The fashion industry is notorious for its overly exclusive definition of beauty. Not surprisingly, for many years this did not include anyone that was much larger than sample size. While most fashion designers and industry publications still have not opted to branch out beyond that norm, some have made noteworthy strives to produce collections and issues that are representative of a more inclusive – and dare we say, realistic – standard of beauty.
And from a business perspective, it makes a lot of sense. Annual U.S. sales of women’s plus-size apparel, size 14 and higher, rose by 17 percent to $20.4 billion in 2016, from $17.4 billion in 2013. During that time, overall apparel sales increased by 7 percent, according to NPD Group, a New York-bassed market research company. Customer demand could push sales of plus-size clothing even higher – if only retailers would fully embrace the category.
While it is difficult to determine the exact percentage of American women who wear plus sizes, we do know that the number is growing. The average American woman now wears size 16 to 18, according to new research from Washington State University assistant professor Deborah Christel.
The apparent disconnect between what retailers offer and what customers need stems partly from an old, enduring stigma in the fashion industry, which has seen plus sizes as denigrating to a brand. And retailers often consider plus-size an ancillary business, which is demonstrated by retailers’ inconsistent stocking of plus size wares. Per Bloomberg, retailers tend to trot out a new designer or plus-size line with much fanfare, only to kill or shrink the line later when the economy turns south or they shift focus.
Moreover, retailers commonly relegate plus-size clothing to faraway corners of their stores and stock clothes designed to cover women up, rather than give them the bold, bright, fashion-forward styles they offer elsewhere. Others ditch the business altogether, as Limited parent L Brands did with Eloquii, a plus-size offshoot it shut down after roughly two years.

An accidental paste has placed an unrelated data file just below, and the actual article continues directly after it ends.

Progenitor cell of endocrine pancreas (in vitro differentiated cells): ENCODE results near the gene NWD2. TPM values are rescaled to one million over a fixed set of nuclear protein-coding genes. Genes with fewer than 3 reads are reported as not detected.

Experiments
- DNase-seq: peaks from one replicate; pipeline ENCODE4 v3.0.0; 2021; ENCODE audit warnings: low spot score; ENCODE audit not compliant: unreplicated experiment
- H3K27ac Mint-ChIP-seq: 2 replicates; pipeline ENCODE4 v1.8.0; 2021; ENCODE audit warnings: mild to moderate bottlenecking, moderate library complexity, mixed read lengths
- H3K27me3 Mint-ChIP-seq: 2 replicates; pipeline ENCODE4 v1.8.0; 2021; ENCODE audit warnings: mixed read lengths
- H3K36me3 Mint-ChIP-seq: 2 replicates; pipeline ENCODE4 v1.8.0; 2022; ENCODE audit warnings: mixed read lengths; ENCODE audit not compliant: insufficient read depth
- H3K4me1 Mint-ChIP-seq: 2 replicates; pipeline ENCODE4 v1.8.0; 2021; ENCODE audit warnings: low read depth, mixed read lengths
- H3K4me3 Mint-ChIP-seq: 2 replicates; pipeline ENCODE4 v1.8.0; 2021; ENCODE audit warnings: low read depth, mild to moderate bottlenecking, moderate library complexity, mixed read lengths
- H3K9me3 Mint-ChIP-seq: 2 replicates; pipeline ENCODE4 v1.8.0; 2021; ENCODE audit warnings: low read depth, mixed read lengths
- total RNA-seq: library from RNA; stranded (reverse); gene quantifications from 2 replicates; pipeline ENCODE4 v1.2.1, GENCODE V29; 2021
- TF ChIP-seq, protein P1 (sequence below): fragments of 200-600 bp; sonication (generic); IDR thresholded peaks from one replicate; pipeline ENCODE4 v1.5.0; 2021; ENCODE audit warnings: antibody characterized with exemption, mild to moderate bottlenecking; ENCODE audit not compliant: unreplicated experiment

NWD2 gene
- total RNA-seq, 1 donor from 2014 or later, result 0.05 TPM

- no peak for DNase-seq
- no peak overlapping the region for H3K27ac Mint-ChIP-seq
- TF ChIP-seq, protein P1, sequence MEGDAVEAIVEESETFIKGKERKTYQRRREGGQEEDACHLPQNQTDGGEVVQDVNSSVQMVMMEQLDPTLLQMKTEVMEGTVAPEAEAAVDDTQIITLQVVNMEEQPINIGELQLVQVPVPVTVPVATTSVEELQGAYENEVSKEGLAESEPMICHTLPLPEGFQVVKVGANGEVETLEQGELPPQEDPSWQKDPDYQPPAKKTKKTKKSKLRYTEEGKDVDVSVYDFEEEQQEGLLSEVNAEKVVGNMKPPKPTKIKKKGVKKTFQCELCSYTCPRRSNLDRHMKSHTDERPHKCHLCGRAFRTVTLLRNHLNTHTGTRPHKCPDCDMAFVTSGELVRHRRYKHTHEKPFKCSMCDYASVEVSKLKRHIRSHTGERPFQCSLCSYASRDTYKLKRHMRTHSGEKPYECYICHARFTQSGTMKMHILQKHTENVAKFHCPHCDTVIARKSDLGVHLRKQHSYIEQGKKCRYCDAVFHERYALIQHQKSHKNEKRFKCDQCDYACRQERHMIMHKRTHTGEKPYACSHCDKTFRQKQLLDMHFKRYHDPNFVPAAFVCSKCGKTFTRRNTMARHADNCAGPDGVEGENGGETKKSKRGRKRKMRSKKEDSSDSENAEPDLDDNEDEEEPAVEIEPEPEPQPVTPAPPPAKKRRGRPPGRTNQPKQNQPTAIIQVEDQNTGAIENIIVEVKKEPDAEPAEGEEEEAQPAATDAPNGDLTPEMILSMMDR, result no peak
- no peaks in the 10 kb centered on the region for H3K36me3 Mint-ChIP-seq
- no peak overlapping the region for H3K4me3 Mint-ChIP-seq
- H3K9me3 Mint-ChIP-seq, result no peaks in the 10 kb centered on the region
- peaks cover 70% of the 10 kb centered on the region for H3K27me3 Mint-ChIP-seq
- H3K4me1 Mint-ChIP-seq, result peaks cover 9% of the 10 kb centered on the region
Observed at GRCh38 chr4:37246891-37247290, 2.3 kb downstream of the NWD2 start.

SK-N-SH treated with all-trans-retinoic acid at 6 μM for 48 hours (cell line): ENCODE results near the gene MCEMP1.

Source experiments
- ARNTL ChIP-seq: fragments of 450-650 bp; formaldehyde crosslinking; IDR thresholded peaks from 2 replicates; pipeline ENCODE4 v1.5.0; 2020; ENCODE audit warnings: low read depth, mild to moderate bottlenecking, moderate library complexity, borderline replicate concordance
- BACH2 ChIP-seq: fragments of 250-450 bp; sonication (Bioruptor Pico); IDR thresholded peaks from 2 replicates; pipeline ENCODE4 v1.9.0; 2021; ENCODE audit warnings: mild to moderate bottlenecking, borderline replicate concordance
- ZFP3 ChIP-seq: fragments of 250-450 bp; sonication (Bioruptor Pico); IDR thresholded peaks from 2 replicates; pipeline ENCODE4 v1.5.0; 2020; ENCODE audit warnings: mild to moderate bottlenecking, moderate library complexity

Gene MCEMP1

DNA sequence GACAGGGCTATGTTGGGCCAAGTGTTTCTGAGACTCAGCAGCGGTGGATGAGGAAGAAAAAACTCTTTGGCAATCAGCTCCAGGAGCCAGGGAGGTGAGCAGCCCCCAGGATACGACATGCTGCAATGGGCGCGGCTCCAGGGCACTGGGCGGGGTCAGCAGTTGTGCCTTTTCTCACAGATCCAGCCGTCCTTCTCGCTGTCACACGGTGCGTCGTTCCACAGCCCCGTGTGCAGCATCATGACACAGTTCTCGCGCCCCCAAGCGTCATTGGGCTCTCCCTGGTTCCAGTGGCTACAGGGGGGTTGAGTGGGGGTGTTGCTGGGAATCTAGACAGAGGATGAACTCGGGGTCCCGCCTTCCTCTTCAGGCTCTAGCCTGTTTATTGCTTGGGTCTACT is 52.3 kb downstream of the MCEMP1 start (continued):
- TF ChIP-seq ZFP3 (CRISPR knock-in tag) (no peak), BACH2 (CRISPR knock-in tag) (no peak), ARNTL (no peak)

With such shortfalls in mind, here are some designers and retailers that are making waves in terms of plus sizes garments and body diversity in fashion …
1. David’s Bridal Brings Zac Posen to the Everyday Woman
In 2014, Zac Posen took a turn towards plus-sizes… and budgets! You’ve probably seen several of Zac Posen’s designs on the red carpet, but it would have been difficult to find a Zac Posen design for the average woman, particularly in regards to size and price, prior to this collaboration. However, Zac teamed up with bridal gown giant David Bridal in 2014 to create a wedding dress line spanning sizes 0-26 with prices at $1,350 and under.
2. Marc Jacobs’ September 2015 Runway Show
The fashion industry made progress last September when plus-size indie rock singer Beth Ditto appeared in Marc Jacobs’ New York Fashion Week show. Although this was not Beth’s first runway appearance, her presence at NYFW among fashion’s elite models, such as Kendall Jenner and Gigi Hadid, was a major breakthrough for Marc Jacobs, Fashion Week, and the industry as a whole.